Two Poems

by Kathleen Boyle

Dictionary of the Atmosphere

Cumulus: Continued upward growth suggests showers later in the day.

Evaporation: Liquid to vapor. Lift up, fall down, lift up. Again.

Fear: There is the place where I saw the Mountain Lion. It was a spring day full of iris. My father never believed me. He insisted it was a bobcat.

Fern: Rubbing a sword fern frond spore-side-down on a stinging nettle sting removes the stinging.

Fog: On the boat we were socked in. Then it cleared slightly. Then we scattered the flowers. Then we scattered the ashes. Then we threw the chocolate. Then there were dolphins.

Fungus: Known to create their own small weather patterns. For example: a lightning strike to an oyster mushroomed stump.

Lenticular: Lens shaped. Once my brother knocked my father’s glasses into a lake. Not Bass Lake.

Lightening: The day dry lightning struck. Or was it a campfire? An arsonist? No matter, they say. Sooner or later it will all grow back. It will come in stages, they say.

Lighthouse: Past the ranches. From here we sometimes see the weather arriving. Sometimes we are distracted by the whales. Other times the cormorants. The families, in general.

Lighthouse: Each emits a unique pattern of light.

Lighthouse: My father’s ashes.

Prediction: Would that we could see the forecast of our moods. Thursday: chance of tears increasing toward evening. An entire week of patchy fog. Monday: Small tantrum advisory. My doppler station. My weather balloon. Would that we could see the forecast of events.

Smell of California Laurel: Returning after a long absence, a hike at Bear Valley. Summer. This is the thing I notice most. That. And the ferns.

Spores: The underside of all these fronds.

Spores: My brother taught us: to identify a tricky mushroom, place it underneath a glass jar place on a piece of white paper. Study the spore pattern. Compare.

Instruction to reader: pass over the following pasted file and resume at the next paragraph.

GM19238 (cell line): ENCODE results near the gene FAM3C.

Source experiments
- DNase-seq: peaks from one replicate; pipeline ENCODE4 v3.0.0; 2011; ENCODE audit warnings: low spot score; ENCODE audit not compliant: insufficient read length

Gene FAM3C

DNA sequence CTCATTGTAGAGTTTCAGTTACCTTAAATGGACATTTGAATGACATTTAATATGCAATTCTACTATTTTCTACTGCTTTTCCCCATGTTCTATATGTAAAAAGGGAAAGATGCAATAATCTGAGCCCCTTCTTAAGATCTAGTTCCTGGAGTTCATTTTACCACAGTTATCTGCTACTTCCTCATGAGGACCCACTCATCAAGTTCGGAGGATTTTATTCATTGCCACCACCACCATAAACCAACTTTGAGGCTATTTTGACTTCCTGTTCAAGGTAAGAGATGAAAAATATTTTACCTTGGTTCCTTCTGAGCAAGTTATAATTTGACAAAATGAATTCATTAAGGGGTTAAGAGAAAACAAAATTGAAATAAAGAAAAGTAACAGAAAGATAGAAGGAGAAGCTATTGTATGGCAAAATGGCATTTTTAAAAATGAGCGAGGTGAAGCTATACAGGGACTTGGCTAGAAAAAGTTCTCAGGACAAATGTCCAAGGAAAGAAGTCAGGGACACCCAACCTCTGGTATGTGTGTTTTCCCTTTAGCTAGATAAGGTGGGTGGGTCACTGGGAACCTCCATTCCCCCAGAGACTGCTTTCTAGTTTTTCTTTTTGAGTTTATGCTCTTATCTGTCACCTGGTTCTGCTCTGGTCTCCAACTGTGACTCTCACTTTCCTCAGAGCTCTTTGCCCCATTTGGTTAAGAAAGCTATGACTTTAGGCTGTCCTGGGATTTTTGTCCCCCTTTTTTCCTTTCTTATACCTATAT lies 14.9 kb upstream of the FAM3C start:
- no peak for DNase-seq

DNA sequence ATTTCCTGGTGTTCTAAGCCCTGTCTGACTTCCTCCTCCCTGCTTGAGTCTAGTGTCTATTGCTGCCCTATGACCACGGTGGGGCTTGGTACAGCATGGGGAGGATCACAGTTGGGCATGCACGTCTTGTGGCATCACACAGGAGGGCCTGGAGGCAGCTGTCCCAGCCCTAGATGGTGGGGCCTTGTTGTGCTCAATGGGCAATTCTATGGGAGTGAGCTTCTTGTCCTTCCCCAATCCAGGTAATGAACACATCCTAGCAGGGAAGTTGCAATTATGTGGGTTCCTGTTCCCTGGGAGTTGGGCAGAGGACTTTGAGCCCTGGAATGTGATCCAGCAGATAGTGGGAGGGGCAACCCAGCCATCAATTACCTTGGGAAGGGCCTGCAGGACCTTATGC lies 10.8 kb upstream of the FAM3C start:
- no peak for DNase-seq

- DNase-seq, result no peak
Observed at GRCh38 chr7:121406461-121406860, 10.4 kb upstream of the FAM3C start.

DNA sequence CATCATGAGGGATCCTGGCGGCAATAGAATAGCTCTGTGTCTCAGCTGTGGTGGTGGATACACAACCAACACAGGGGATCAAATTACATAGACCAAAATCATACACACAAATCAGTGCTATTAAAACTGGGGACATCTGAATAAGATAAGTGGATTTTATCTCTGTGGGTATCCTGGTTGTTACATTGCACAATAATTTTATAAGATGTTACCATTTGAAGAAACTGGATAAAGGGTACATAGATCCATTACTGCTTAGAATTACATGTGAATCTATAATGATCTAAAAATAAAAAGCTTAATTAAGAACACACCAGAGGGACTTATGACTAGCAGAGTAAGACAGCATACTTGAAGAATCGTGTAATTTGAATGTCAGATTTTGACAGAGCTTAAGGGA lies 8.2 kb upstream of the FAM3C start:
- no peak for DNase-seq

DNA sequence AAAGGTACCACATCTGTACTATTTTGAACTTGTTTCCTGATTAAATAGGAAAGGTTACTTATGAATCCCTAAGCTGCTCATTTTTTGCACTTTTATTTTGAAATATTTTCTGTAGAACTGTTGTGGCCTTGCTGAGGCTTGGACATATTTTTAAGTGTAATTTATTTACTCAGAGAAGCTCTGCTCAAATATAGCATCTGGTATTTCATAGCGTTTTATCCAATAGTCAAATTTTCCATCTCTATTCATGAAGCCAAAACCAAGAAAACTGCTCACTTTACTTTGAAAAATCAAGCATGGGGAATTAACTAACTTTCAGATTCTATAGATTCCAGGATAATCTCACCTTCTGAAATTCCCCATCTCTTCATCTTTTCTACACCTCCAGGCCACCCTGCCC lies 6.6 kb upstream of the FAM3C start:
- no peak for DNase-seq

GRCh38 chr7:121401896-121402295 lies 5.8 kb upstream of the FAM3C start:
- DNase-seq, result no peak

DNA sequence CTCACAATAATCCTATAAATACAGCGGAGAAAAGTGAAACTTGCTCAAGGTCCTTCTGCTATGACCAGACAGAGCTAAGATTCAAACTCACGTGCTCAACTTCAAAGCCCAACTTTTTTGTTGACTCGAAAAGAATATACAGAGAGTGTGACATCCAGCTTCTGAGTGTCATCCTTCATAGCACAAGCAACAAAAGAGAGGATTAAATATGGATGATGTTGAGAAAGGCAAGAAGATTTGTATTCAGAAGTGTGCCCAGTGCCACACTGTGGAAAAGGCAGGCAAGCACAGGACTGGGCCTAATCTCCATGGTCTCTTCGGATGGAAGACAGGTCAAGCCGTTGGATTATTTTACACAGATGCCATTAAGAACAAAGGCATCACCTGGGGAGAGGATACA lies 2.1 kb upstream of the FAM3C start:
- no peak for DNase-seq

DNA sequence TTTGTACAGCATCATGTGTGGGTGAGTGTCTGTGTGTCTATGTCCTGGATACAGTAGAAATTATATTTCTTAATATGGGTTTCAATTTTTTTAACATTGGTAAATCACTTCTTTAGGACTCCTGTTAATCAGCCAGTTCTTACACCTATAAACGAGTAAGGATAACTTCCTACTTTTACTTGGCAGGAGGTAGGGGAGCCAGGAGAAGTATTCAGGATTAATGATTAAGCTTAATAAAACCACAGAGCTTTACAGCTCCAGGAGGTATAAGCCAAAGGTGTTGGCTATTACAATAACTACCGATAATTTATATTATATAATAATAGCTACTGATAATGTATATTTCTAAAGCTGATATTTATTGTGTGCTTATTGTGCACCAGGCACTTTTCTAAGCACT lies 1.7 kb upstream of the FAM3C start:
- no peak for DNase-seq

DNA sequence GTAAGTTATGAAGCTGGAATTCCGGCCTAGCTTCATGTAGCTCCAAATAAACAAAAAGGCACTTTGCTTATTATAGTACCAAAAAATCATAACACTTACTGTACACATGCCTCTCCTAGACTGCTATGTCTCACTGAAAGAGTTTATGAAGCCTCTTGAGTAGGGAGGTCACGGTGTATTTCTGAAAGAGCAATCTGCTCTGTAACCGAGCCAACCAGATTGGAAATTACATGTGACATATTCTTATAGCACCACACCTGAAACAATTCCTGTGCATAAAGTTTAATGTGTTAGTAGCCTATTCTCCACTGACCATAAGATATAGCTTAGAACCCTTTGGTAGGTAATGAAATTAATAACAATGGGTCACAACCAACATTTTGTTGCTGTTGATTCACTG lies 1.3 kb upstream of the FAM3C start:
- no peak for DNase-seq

Stratocumulus: Lumpy, layered clouds often following a cold front. Rain or drizzle. With bubble-like protrusions on the underside. Covering the entire sky without break. Arranged in parallel waves.

Stratus: Dark ragged under base of precipitation clouds.

Terra Cotta: Our color after we burn.

Tides: The rise and fall of water against earth. Some factors are: gravity, rotation, the shape of the near-shore bottom.

Water: Once in a kayak. Tomales Bay full of jellyfish. I mean full. I mean thick. There was no way to avoid whacking them with each paddlestroke. The rain drizzled off and on. The rain pierced the bay. Did they feel it?

Water: When it rains the phone stops working.

Waterfall: I know water that falls to the sea.

Where Weather Comes From: We all have our theories. It is the heat of the land. It is the heat of the rising water. It is a cold stream down from Alaska. It is the Pineapple Express. It is carried to us by the whales, the geese, the dolphins, the jellyfish.

Where Weather Goes: This is the thing I do not know.


Still Life with Buddha

Prayer wheels at the entrance mark this town like any other.
Touch them, hand across metal as you enter to om mani padme
hum. Climb up the stone path to the famous Gompa, the Buddhist
temple. The man with the key appears thin and whiteshirted to
open the thick door with a rusted key. So many years and miles.
Black then lights on and you are swirling inside orange, fuchsia,
turquoise, the hand-copied books, the hand-carved statutes, the
monk’s chants still hanging, still floating. This was once the salt
trading route. Still every direction color, every direction
sacred. And in the center the huge stone Buddha seated, one hand
raised in greeting or in warding off. He too alive and nothing still.


Photo credit

About Kathleen Boyle

Kathleen Boyle's work has appeared in numerous literary magazines, including Zyzzyva, Poet Lore, and The Bellingham Review.

Kathleen Boyle

Kathleen Boyle is online at